This is what I had found earlier about “Stinky” Innis.
At 1.15 p.m. Southerland — universally known as “Pug” because of his boxing prowess—was flying above Savo Island when he spotted the attack force of Japanese Bettys descending through the cumulous cover, gathering speed to unleash bombs. “This division from Pug,” he alerted his pilots, “put gun switches and sight lamps on. Lets go get ’em boys.”
With no time to climb, Southerland could only drop into a low-side run to harass the lead division of Bettys with quick bursts. Behind him, Japanese fighters zoomed in to scatter Southerland’s division. The division trailer, twenty-six-year-old Lieutenant (junior grade) Donald A. “Stinky” Innis, managed to climb, scissor and trade head-on shots with five Zekes before escaping into a cloud. The other two, twenty-three-year-old Ensign Robert L. Price and twenty-six-year-old Lieutenant (junior grade) Charles A. Tabberer, never escaped the ambush.
“Pug” Southerland was mentioned.
As well as “Stinky”.
Lieutenant (junior grade) Donald A. Innis
And “Tabby” Tabberer.
Lieutenant (junior grade) Charles A. Tabberer
We know how many pilots were on USS Saratoga posing for posterity on July 15th, 1942.
I found most of my information in this book I bought on Google Books two months ago making easier for me to pay homage to them.
In the book, all the names were there although the image was fuzzy.
VF-5 July, 1942
Top row (left to right): Price, Reiplinger, Altemus, Gunsolus, Eichenberger, Innis, Gray, Kleinmann, Morgan, Roach, Dufilho, Smith
Center row: Currie, Robb, Wesolowski. Starkes, Davy, Holt, Daly, Presley, McDonald, Tabberer, Barbieri, Haynes, Bass, Blair, Bright
Bottom row: Kleinman, Stover, Crews, Brown, Southerland, Harmer, Simpler, Richardson, Green, Jensen, Clarke, Stepanek. (Capt. H. W. Crews)
This week’s VF-5 featured pilot is Ensign Donald A “Stinky” Innis.
This is what I found on the Internet.
Lt. Donald A. Innis after whom Innis Road at Harvey Field is named, was over the Salton Sea in Southern CA on a rocket firing flight when a rocket body exploded prematurely on his starboard wing. His F6F Hellcat fighter which was in a 14-degree dive at the time went into a slow spin and crashed into the sea.
Source of the above information
Donald was with VF-17 as this roster indicates.
ROSTER OF FIGHTING-17 OFFICERS
October 1943 – March 1944
Anderson, Robert S Bob, Andy
Baker, Bradford W. Brad MIA
Beacham, Shelton R. Ray
Beeler, Edward E. Ed
Bell, Thaddeus R. Thad, Juggy MIA
Bitzegaio, Harold. J. Bitz
Blackburn, J. Thomas Tommy, Tom ACE
Bowers, George F. Hap
Burriss, Howard M. Teeth ACE, KIA
Chasnoff, Jack W. Jack
Chenoweth, Oscar I. Oc ACE
Cole, Marvin W. Ace
Cooke, Lemuel D. Lem
Cordray, Paul Paul ACE
Cunningham, Daniel G. Danny ACE
Davenport, Merl W. Butch ACE
Diteman, James E. Dite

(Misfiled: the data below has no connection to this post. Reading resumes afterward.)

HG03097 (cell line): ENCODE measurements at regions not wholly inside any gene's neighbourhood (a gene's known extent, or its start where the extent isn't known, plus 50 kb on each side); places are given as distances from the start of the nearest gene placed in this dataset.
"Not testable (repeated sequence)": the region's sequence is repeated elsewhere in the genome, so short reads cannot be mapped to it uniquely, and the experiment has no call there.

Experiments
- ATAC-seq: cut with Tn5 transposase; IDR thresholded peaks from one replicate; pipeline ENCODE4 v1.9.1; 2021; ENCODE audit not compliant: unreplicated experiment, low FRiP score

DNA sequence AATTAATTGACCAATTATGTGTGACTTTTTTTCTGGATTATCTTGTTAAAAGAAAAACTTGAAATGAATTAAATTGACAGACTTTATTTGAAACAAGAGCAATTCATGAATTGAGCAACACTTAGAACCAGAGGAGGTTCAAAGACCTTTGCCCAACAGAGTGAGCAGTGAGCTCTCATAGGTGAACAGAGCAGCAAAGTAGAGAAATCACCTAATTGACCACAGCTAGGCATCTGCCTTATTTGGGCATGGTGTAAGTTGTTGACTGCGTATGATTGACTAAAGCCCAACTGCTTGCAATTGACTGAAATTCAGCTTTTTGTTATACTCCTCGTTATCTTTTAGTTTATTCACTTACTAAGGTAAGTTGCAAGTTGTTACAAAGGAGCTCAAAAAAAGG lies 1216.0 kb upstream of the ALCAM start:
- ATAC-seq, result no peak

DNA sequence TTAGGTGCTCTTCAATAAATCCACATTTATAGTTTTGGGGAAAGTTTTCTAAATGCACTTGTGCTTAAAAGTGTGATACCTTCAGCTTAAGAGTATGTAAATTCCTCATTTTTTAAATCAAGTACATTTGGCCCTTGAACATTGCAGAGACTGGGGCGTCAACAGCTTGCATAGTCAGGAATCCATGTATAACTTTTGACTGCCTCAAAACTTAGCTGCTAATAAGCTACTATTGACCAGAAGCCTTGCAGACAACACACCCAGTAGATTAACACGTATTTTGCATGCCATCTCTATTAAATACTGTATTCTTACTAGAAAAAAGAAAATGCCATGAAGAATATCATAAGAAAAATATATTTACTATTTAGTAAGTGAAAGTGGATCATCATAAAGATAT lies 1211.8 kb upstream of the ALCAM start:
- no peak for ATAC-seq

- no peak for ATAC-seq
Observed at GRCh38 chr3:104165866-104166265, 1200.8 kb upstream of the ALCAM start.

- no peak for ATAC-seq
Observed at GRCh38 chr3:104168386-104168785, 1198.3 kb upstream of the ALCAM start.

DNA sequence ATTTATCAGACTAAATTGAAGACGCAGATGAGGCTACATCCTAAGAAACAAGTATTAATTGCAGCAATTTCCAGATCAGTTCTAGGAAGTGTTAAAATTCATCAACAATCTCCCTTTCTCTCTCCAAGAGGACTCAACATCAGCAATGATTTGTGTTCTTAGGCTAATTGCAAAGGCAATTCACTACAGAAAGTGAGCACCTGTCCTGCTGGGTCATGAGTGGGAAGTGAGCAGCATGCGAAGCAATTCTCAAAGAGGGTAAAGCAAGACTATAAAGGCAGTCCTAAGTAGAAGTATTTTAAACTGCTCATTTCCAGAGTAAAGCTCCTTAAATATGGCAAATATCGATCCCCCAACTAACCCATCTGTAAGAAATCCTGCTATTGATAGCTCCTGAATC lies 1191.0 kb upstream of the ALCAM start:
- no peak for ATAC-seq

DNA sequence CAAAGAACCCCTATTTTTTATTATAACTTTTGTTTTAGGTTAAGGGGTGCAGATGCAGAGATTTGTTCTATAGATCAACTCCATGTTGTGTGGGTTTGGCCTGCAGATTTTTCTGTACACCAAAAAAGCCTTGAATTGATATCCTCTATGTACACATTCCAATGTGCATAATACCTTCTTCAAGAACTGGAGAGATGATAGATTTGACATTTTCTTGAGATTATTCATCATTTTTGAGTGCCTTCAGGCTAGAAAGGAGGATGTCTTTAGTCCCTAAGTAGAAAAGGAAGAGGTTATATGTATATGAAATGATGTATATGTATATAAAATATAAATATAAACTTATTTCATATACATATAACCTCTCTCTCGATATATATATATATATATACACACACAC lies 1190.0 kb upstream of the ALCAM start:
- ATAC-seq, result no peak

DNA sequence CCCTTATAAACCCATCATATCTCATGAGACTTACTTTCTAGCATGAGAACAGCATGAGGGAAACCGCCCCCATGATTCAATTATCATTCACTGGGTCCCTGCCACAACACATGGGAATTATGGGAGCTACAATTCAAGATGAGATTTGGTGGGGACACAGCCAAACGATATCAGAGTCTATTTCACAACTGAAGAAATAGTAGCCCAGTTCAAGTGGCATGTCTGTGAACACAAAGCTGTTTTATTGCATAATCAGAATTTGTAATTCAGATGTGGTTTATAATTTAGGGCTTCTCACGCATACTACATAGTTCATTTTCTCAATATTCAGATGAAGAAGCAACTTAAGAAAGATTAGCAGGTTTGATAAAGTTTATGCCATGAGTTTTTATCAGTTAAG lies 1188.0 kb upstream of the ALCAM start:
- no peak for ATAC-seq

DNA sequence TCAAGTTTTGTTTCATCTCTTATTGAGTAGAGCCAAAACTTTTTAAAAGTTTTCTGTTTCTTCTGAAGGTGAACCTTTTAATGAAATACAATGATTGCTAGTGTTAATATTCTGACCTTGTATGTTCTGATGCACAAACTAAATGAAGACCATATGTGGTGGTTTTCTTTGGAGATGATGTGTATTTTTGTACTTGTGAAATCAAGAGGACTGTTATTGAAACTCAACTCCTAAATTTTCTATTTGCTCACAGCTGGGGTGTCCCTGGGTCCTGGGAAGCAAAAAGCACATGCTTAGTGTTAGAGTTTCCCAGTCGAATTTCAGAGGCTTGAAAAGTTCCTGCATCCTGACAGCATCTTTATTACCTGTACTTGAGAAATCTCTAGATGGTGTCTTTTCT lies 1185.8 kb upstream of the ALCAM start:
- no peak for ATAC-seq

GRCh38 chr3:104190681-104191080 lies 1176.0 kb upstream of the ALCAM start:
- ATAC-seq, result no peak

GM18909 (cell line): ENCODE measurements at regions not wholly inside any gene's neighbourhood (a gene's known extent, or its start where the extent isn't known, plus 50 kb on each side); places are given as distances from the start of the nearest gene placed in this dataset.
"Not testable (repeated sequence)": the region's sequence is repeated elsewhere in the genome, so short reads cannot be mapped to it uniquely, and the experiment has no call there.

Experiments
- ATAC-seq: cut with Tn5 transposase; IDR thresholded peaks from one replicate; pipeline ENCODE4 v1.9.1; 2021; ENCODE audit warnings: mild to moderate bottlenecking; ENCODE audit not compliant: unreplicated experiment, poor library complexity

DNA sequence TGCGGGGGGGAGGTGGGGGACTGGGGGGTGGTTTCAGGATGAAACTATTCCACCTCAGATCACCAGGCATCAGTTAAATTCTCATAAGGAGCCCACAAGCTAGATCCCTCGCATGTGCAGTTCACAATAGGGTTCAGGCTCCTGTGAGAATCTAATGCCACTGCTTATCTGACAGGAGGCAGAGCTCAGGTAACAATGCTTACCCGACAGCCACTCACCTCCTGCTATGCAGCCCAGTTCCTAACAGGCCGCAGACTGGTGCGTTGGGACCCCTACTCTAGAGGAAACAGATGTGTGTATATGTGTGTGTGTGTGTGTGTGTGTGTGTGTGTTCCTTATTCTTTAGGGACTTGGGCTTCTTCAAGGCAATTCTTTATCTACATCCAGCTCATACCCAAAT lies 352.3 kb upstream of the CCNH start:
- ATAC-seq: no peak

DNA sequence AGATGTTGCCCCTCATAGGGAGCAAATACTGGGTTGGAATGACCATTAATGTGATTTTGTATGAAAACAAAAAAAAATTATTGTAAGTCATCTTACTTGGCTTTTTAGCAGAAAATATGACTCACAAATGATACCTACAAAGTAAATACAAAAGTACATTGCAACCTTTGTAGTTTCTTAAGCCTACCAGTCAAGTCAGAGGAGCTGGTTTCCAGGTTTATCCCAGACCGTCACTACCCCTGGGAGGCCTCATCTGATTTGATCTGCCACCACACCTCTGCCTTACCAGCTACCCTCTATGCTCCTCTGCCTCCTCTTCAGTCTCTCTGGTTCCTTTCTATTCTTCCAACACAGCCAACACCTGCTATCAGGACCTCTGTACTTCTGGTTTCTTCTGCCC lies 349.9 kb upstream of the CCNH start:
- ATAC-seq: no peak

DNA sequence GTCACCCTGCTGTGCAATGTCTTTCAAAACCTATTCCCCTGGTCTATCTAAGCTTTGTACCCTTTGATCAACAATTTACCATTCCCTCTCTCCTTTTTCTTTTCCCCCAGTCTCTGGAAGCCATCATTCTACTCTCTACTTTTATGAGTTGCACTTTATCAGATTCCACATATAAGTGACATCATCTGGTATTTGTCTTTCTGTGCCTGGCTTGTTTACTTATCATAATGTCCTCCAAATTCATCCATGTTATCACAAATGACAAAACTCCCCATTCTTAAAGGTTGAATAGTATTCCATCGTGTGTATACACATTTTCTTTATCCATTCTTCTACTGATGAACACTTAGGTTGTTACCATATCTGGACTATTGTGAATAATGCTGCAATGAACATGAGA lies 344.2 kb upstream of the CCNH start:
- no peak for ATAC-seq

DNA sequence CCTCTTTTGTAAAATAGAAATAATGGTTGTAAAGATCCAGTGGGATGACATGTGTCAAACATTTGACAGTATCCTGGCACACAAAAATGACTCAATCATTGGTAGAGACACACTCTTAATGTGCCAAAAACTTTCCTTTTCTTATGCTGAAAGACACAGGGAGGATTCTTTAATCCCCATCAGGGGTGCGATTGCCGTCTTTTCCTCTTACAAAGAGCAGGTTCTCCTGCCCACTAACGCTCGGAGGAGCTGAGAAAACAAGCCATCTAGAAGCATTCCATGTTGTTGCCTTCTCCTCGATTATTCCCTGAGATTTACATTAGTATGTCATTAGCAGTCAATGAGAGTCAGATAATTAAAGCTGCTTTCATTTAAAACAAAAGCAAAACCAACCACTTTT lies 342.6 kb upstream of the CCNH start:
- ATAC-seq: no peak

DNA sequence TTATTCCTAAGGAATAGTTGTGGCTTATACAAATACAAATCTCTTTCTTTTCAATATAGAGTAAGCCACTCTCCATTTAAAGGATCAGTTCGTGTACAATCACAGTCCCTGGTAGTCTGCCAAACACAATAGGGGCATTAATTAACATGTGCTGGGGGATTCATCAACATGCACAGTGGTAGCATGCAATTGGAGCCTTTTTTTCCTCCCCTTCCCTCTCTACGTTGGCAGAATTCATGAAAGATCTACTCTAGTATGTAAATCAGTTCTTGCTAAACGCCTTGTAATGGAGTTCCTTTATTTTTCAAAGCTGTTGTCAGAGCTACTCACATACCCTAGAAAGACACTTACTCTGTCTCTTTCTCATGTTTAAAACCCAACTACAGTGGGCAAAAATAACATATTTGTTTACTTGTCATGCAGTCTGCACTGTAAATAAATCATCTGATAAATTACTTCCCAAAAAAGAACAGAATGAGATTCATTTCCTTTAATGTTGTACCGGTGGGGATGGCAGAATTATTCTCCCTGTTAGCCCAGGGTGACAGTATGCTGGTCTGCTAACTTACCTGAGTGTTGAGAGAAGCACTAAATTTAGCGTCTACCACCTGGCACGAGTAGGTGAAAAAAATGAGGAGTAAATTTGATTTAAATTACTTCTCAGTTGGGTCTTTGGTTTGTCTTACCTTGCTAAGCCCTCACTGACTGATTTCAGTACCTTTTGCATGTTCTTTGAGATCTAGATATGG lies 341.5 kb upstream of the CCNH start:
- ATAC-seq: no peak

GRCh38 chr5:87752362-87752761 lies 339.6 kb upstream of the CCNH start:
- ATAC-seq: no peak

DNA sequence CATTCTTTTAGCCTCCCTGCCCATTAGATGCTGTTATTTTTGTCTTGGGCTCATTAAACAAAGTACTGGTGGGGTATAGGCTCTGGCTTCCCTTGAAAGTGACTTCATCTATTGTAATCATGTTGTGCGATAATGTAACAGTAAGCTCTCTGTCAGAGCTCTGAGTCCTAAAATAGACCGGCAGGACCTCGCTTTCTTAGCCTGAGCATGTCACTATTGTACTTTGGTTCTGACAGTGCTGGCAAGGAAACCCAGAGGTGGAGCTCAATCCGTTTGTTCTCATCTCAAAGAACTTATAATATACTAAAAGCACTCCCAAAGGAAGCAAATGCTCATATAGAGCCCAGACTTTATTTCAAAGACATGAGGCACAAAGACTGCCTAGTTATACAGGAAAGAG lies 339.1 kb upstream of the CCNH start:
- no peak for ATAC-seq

Divenny, Percy E. Perce MIA
Dixon, James C. Jimmy
Dunn, Clyde R. Clyde MIA
Einar, Robert W. Ine
Ellsworth, John O. Fatso
Farley, James Jim MIA
Fitgerald, Louis A. Lou
Freeman, Doris C. Chico
Gilbert, Carl W. Gibby
Gile, Clement D. Timmy ACE
Gutenkunst, Douglas H. Doug KIA
Halford, James A. Sunny Jim
Hedrick, Roger R. Rog ACE
Hill, Robert H. Windy
Hogan, Robert R. Bob KIA
Innis, Donald A. Stinky
Jackson, Robert H. Hal
Jagger, Frederick A. Andy Gump
Keith, John H. John KIA
Kelley, Louis M. Lou
Kepford, Ira C. Ike ACE
Killefer, Tom Tom, TK
Kleinman, John M. Johnny
Kropf, Thomas F. Kropf KIA
Kurlander, Melvin M. Mel
Landreth, William L. Country
Malone, Donald T. Don KIA
March, Harry A. Dirty Eddie ACE
Matthews, Marvin Matty
May, Earl Earl ACE
McQueen, Donald R. Mac
McQuiston, Louis T. Cue
Meek, William P. Willie
Miller, James Jamie KIA
Mims, Robert Bobby ACE
Peterson, Earle C., Jr. Pete
Pillsbury, Charles A. Chuck KIA
Popp, Wilbert P. Beads, Peter
Richardson, Harold B. Rich
Schanuel, Mills Mills
Schub, Walter J. Walt
Smith, John M. Smitty
Streig, F. James Jim ACE
Wharton, Whitney C., Jr. Whit
CAPT Tom Blackburn died 3/21/94
VF-17 Enlisted Roster
AOM2 L.T. Barak AMM2 D.E. Glover
PO2 C.R. Baskins AMM1 E.W. Gober
AMM3 F.M. Brandenburg AMM1 C.H. Goyette, Jr.
AMM2 K.G. Bretz AMM2 D.C. Green
AOM1 G.G. Cantrell AMM2 N.R. Grochowski
AMM1 R.K. “Doc” Condit AMM3 J.J. Grogen
AMM2 B.L. Cox PO2 R.A. Hamilton
PO2 J.A. Craig AMM3 J.J. Hare
AOM3 J.T. Dineen AMM2 E.A. Homewood
PO1 G.C. Duke PO2 B.C. Hoyle
AMM2 L.R. Edmisten AMM3 B.H. Hyder, Jr.
AMM3 A.J. Emanuel AMM2 E.W. Jacobs, Jr.
ARM2 E.O. Engler AMM3 W.A. Jamison
ARM2 H.E. Engler AMM3 L.W. Jordan
AMM2 L.F. Fehr AEM1 C.J. Kern
AMM3 T.B. Fisher AMM2 G.H. Lampe
AMM3 E.W. Flynn ACMM G. Mauhar
AOM3 C.R. Foutty AMM3 T.A. McCabe
AOM1 G.F. Furze AOM1 G.J. McDonough
AMM3 J.H. Gafford, Jr. AMM3 D.D. McLaughlin
AMM3 H.M. Gill PO1 E.R. McLean
PO3 H.V. Mether PO2 M.E. Shore
AMM1 E.R. Morfield AMM3 N.F. Simoneaux
ACMM B. Murray AMM3 D.G. Sletterink
PR2 J.L. Neil AMM2 R.E. Taylor
AMM1 F.R. Odem PO2 R.J. Turner, Jr.
AOM3 R.J. Olaes PO2 E.M. Wert
AMM3 W.L. Parker AMM2 E.C. Wesphal
AMM2 T.S. Pitts AMM2 L.E. White
AMM2 F. Polite AMM1 M.A.B.White
AOM3 D.M. Rankin PO2 R.N. Whitley